You can enlist the help of other health and social care practitioners – health visitors, social workers or key workers – while respecting the person’s decision if they refuse vaccination. If someone refuses vaccination, record the reason why, and make sure they know how to get a vaccination at a later date if they change their mind.

CONCLUSION

It is essential that everyone in primary care does everything possible to increase the uptake of vaccination to prevent outbreaks of vaccine-preventable diseases. Vaccination rates have been in decline in recent years – although it is to be hoped that the high uptake of COVID-19 vaccination may have a knock-on effect on other vaccinations – and while cases of measles, mumps and rubella were comparatively low last year, the UK saw significant outbreaks of both measles and mumps in 2018 and 2019. It is easy to forget that the diseases the UK’s vaccination programme is designed to control can be severe and have life-changing consequences. Be positive about vaccination, and knowledgeable. Be empathetic, not confrontational. At the end of the day, people have the right to refuse vaccination, no matter how unwise, but be sure to tell them the door is open if they change their minds.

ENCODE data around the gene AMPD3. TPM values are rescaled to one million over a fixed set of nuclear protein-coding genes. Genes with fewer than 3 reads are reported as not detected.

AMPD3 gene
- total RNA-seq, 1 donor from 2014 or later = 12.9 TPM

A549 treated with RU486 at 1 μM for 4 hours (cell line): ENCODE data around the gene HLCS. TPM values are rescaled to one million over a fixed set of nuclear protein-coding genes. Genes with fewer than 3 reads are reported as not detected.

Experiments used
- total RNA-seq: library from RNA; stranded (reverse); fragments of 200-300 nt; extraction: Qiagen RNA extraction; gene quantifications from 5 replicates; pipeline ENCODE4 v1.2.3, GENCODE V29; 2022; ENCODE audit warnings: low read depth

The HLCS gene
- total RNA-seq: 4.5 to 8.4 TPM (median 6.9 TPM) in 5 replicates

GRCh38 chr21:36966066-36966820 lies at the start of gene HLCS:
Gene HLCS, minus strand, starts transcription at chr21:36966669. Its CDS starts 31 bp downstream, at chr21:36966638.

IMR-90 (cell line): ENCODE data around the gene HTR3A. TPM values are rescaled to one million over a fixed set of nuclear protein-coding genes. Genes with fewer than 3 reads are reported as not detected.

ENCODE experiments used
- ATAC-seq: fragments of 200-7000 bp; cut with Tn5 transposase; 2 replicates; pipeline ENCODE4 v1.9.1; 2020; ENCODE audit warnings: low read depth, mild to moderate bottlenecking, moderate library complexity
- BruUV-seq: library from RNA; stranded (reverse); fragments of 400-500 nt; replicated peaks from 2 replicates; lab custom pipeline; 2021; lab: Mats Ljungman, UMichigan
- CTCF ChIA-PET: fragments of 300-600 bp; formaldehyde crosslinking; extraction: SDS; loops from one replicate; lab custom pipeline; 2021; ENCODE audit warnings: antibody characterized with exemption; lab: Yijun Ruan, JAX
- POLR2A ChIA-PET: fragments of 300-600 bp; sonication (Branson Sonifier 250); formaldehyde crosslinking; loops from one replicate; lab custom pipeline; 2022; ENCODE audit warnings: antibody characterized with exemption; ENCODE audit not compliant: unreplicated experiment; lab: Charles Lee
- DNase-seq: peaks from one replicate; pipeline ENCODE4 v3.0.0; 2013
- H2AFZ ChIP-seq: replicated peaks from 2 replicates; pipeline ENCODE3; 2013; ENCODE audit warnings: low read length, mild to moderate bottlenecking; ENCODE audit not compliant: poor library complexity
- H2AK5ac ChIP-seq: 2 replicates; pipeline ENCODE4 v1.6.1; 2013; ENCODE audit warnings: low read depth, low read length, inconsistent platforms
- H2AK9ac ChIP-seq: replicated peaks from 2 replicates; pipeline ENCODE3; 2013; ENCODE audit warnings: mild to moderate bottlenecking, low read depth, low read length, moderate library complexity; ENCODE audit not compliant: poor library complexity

REFERENCES

1. NICE NG218. Vaccine uptake in the general population; 17 May 2022. https://www.nice.org.uk/guidance/ng218

2. NICE NG218. Guideline scope: vaccine uptake in the general population. https://www.nice.org.uk/guidance/ng218/documents/final-scope

3. UKHSA. Confirmed cases of measles, mumps and rubella in England and Wales: 1996 to 2021; updated February 2022. https://www.gov.uk/government/publications/measles-confirmed-cases/confirmed-cases-of-measles-mumps-and-rubella-in-england-and-wales-2012-to-2013

4. UKHSA. Measles notifications and deaths in England and Wales: 1940 to 2020; updated February 2022. https://www.gov.uk/government/publications/measles-deaths-by-age-group-from-1980-to-2013-ons-data/measles-notifications-and-deaths-in-england-and-wales-1940-to-2013

5. World Health Organization. Ten threats to global health in 2019. https://www.who.int/news-room/spotlight/ten-threats-to-global-health-in-2019

6. UKHSA. Vaccination of individuals with uncertain or incomplete immunisation status. https://www.gov.uk/government/publications/vaccination-of-individuals-with-uncertain-or-incomplete-immunisation-status

7. UKHSA. UK immunisation schedule: the green book, chapter 11. https://www.gov.uk/government/publications/immunisation-schedule-the-green-book-chapter-11

MANDY GALLOWAY
Editor
Practice Nurse 2022;52(5):12-15